Australian Information Security Management Conference

Document Type

Conference Proceeding


Bettany, B., Johnstone, M. N., & Peacock, M. (2016). An investigation of potential wireless security issues in traffic lights. In Johnstone, M. (Ed.). (2016). The Proceedings of 14th Australian Information Security Management Conference, 5-6 December, 2016, Edith Cowan University, Perth, Western Australia. (pp. 76-82).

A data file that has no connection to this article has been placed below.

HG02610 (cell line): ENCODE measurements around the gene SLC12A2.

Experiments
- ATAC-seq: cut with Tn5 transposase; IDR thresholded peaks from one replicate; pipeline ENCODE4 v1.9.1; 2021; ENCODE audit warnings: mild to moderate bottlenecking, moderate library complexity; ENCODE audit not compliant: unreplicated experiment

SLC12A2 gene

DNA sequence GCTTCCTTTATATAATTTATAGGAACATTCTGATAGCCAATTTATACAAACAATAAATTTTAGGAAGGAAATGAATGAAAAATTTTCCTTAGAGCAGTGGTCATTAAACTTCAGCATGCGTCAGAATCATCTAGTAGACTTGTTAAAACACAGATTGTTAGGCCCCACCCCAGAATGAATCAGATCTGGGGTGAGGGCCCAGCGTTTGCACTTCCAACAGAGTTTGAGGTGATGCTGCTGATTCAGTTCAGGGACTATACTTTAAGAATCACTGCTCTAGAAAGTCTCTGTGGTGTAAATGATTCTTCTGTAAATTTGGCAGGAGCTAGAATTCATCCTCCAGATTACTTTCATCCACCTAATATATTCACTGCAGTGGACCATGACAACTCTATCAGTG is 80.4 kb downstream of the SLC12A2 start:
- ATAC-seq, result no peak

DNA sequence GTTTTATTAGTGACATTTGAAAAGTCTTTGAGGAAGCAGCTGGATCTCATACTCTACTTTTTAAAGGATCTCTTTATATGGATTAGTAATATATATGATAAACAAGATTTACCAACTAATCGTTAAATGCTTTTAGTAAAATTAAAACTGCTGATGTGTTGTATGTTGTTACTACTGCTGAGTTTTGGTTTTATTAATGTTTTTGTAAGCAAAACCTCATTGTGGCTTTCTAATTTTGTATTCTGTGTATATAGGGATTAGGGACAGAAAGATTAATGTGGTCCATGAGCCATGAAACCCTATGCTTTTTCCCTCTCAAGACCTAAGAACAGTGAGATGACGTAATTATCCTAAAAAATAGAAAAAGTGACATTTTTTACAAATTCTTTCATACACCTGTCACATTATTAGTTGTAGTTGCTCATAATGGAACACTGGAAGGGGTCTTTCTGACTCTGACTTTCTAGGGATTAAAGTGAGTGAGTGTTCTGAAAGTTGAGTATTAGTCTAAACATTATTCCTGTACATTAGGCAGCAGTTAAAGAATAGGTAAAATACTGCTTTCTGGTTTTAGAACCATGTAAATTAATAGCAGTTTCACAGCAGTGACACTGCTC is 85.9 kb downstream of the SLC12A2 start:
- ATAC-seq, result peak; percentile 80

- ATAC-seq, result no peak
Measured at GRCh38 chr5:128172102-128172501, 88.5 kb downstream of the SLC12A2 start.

The purpose of automated traffic light systems is to safely and effectively manage the flow of vehicles through (usually) urban environments. Through the use of wireless-based communication protocols, sets of traffic lights are increasingly being connected to larger systems and also being remotely accessed for management purposes, both for monitoring and emergency purposes. These protocols, however, were not designed with security as a primary requirement, thus systems may operate with sub-standard or non-existent security implementations. This research aims to test if the same issues and vulnerabilities that appear to be present in traffic light systems in the USA are prevalent in Australia, specifically, Perth. There is evidence of weaknesses in traffic systems in Eastern Australia and by undertaking this research the conjecture that the same weaknesses may be present in Perth traffic systems can be answered. While none of three common wireless protocols (ZigBee, Bluetooth or Wi-Fi) were found to be in-use, the discovery of a large, consistent network pulse warranted further investigation at one specific intersection.